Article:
The Bridgeport Telegram, January 3, 1925, Bridgeport, Connecticut

SILVER SHAGMOOR - An excellent example of sensible well regulated training, Shagmoor is so devoid of ail “nerves" that he struts nonchalantly about the streets oblivious to tooting automobiles.

Cats, born of aristocratic parent, and bred in an environment of silken pillows, much petting, and fussed about food, almost always turn out to be nervous temperamental creatures. So says Miss Lilla M. Brown, of 1773 East Main street, owner of five marvellous Persian cats, all of which boast family tree famous enough to stagger the best of feline society. The best known is Silver Shagmoor, eighteen months old, weighing quite fifteen pounds. He is the grandson of champion Sapphire who in turn was the son of the famous Turk’s Cap of Hyver and of Mollie of Hyver, named by Miss E G Hydon of New York.

“This is Silver Shagmoor, commonly called ‘Buster’” said Miss Brown as a great mass of silver fur came gracefully to the room and two great eyes peered cautiously around. The following ensued: ‘Come Buster, stand on your hind legs’ Buster promptly sat down. ‘Put up your paw,’ Buster rolled on his side and shut his eye. ‘Buster do your little jump now’ Buster yawned in a bored manned and blinked.

After some persuasion he consented to do his little hoop stunt after which he proudly strutted around the room showing off his bushy tail, the silver stripe down his back, the beautiful apron beneath his chin, and his cute little black feet. This valuable Persian won first prize at the cat show held in Bridgeport, December 1923, first prize at the cat show held in New Haven February, 1924, two prizes at the cat show in Norwalk June, 1924, and both special and first prizes at the last cat show held in Bridgeport, December 1924.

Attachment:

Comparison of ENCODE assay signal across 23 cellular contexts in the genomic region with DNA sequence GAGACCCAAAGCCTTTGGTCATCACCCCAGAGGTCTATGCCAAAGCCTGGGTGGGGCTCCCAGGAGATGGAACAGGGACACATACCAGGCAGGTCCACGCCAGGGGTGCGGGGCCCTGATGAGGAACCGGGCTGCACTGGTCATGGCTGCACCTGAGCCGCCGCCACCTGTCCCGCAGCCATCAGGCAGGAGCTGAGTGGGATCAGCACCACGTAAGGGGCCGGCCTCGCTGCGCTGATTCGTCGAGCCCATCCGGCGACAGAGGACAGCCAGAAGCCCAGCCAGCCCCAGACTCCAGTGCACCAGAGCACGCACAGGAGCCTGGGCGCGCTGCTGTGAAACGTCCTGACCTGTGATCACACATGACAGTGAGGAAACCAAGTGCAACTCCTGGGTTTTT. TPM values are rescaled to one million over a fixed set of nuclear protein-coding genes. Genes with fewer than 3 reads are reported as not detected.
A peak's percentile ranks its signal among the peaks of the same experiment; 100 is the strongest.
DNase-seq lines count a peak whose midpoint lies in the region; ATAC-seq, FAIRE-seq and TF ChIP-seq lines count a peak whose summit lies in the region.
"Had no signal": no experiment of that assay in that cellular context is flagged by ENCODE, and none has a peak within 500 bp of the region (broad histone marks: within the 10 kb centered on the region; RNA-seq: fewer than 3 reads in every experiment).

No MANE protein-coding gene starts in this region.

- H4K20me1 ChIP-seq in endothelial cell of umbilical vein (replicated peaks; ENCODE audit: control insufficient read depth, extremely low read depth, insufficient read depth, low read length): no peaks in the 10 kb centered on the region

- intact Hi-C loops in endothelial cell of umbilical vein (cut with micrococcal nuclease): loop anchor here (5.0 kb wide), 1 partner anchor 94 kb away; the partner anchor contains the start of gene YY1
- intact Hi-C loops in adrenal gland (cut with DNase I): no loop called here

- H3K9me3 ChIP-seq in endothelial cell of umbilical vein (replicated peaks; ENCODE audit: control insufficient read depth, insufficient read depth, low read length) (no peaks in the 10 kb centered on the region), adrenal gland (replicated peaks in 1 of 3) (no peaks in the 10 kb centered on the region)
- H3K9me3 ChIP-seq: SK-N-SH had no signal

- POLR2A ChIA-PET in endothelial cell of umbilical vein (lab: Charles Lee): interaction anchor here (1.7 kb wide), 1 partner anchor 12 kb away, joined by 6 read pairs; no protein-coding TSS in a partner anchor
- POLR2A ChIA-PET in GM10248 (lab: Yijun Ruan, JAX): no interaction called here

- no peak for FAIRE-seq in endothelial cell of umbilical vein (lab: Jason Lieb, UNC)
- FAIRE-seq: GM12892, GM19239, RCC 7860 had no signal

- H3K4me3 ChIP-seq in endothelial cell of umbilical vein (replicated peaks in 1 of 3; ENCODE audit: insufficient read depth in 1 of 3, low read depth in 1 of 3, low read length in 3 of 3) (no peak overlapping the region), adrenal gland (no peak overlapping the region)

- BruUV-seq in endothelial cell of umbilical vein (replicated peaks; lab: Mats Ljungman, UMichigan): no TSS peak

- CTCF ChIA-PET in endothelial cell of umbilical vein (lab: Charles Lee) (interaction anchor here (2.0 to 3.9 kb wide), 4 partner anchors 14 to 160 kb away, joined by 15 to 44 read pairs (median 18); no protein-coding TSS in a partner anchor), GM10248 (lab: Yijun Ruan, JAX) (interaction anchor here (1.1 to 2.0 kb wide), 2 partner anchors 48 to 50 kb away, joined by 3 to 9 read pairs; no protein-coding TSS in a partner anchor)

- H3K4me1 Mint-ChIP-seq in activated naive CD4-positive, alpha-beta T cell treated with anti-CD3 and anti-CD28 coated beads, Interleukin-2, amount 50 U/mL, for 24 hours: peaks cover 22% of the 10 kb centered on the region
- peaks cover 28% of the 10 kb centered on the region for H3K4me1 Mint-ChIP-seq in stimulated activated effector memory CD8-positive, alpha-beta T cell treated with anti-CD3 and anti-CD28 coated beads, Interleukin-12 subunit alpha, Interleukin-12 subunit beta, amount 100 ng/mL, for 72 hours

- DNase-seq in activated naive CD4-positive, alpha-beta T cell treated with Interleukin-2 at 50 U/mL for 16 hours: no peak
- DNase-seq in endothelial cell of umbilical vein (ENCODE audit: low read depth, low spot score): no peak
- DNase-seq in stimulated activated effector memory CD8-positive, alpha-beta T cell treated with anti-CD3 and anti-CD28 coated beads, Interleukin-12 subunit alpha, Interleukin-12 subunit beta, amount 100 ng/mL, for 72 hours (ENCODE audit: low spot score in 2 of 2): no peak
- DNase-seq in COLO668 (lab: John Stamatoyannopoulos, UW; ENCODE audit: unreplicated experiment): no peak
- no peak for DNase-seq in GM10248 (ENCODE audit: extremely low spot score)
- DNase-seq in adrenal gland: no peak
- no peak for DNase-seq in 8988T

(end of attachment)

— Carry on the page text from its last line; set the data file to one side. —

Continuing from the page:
Chubby Has an Appetite

"Chubby,” also a grandson of Champion Sapphire, is only eight months old, and quite black without a single mark on him. He took a blue ribbon at the last cat exhibit in Bridgeport which happened to be his first show.

“Chubby is the greatest eater of them all," said Miss Brown. "There isn’t a thing that he won't cat. Ice cream, eggs, bacon or apple pie. All are equally acceptable. Winter Bell is the one with which I have the most trouble, for she was pampered a great deal before she came to me. But look at her beautiful coat,” and she turned about a kitten almost pure white with long fluffy hair, as soft as silk. This cat, but five months old is the granddaughter of Winter Pax known as King of the Cat World and reputed to be worth $5000. Winter Pax is owned by Miss Carrol Macy of New York, well known breeder of Persian cat Winter Bell. Her granddaughter recently won a blue ribbon In the “kitty class” at the Silver Society show held in the Waldorf Astoria, the beginning of the month.

"Winter Bell is a fine example of a pampered, over-petted Kitten,” claimed Miss Brown . “When I got her, she turned her nose up at half food the offered, and fretted and grumbled most of the time. Nor is she half as strong as the rest of my cats, for her luxurious life, lined with silken cushions so to speak, prevented her developing any of the hardiness which she ought to have. Her disposition nervous, inclined to irritability and she is what would be termed very temperamental in a human being. She is so excitable that when I took her to the cat show last week, she almost created a riot. When first arrived I noted that she was fussying in her basket and so I tied her in. Then, all of a sudden she got loose and tore up the length of the aisle rushing up onto the stage. There she foiled all my efforts to catch her, not even recognizing me. Terror-stricken she dashed from one corner to another and when I succeeded in finally getting hold of her, I was severely bitten on every finger she could grab.